Here’s a back-to-school checklist for parents and caretakers of school-age children to consider, and it doesn’t involve the purchase of pens, polo shirts or backpacks.
• Have you visited your child’s school?
• Did you meet the teachers?
• Have you designated a quiet spot in your house for doing homework?
• For elementary-age children in particular, did you in recent days establish, or re-establish, a sleep routine so the student won’t experience an end-of-summer shock and begin each school day feeling groggy?
If you haven’t done these tasks, there is still time before Northeastern Pennsylvania’s public and parochial schools toss open their doors for a fresh school year. The first day of classes for many districts in Luzerne and Lackawanna counties is about a week away.
Preparing for the school year can help to smooth the way for both you and your child, eliminating some of the hassles and stress typically encountered in the transition from vacation mode to an academic focus. We found an abundance of advice online for moms, dads and guardians, including one article titled “101 Back-to-School Tips for Kids and Parents.” If that’s about 90 too many tips for your schedule to allow, and you can’t embrace each one, don’t worry. Your child is the one about to get graded on performance, not you.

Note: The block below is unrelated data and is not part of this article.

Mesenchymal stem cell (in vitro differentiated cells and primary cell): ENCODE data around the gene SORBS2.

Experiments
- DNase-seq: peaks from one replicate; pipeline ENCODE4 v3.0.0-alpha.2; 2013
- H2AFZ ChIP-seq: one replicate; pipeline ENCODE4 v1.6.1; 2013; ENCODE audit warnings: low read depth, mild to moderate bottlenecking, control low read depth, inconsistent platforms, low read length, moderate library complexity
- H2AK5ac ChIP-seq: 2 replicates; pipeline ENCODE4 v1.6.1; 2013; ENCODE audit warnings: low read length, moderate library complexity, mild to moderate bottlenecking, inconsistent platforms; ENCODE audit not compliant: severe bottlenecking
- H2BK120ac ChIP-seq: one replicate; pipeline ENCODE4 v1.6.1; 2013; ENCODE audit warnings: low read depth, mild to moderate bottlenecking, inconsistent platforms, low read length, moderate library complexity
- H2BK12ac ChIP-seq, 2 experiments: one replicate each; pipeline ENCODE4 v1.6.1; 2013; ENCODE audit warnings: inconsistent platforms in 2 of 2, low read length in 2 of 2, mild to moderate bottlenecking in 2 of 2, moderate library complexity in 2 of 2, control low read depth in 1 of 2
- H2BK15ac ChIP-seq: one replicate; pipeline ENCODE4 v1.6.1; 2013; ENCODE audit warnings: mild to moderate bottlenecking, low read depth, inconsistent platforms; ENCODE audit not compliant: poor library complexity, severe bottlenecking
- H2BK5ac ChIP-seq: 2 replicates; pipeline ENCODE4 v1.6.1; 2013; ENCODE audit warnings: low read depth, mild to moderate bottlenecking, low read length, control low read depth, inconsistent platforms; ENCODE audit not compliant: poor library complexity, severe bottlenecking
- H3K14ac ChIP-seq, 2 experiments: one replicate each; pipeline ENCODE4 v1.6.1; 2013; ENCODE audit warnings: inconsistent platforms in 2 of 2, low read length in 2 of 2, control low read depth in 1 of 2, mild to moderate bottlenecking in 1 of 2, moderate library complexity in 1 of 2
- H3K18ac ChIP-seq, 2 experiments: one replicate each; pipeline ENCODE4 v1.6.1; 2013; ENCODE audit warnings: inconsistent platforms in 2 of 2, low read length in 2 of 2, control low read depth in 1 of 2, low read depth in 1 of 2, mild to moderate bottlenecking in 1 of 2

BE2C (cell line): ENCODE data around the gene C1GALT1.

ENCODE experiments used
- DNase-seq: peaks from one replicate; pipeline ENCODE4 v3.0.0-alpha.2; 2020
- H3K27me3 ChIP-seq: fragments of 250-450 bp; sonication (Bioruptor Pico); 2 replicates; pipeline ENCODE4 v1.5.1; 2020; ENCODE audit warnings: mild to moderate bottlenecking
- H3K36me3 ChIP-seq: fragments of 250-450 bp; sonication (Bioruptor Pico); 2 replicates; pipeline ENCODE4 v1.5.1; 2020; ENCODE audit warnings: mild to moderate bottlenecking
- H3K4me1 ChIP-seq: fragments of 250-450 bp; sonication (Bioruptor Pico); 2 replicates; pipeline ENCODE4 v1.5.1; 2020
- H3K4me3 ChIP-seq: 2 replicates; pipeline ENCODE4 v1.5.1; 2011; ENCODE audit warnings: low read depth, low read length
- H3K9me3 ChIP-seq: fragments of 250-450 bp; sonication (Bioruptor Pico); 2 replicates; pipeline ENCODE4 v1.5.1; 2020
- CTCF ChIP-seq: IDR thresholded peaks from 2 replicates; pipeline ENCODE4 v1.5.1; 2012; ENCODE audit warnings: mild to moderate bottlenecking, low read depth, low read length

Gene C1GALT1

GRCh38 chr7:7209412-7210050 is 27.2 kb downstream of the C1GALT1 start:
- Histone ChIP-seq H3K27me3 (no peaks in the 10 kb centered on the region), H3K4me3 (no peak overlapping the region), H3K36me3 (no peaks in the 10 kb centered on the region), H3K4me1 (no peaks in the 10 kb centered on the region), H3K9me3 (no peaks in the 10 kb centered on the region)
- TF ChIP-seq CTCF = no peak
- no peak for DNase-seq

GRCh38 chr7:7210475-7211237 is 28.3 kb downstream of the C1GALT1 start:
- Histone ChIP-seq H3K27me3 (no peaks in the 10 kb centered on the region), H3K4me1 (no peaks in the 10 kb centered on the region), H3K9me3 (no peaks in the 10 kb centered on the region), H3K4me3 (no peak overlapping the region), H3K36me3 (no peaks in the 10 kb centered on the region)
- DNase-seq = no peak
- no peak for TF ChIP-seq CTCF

But realize this: You should be involved in your child’s education in a meaningful way. That means travelling beyond the bus stop and past the school entry.
Participate on school committees. Join – or, if needed, start – a parent group. Attend school open houses and other special events. Go to school board meetings. Visit and bookmark the school district’s website. Our perusal of sites for Lake-Lehman, Pittston Area and Wyoming Valley West school districts turned up a wealth of information intended for parents: schedules, district policies and handbooks on topics such as dress codes, gifted education, special education and bullying.
Consult resources such as the National PTA’s “Parents’ Guide to Student Success.” It provides a grade-by-grade breakdown of what your child likely will be learning, and offers guidance on what you can do at home to reinforce those lessons.
A child stands a better shot at reaching his or her potential in the classroom – which, more often than not, translates into a better life – if a parent or guardian routinely emphasize the importance of getting an education.
Show your child that you care about school; be there.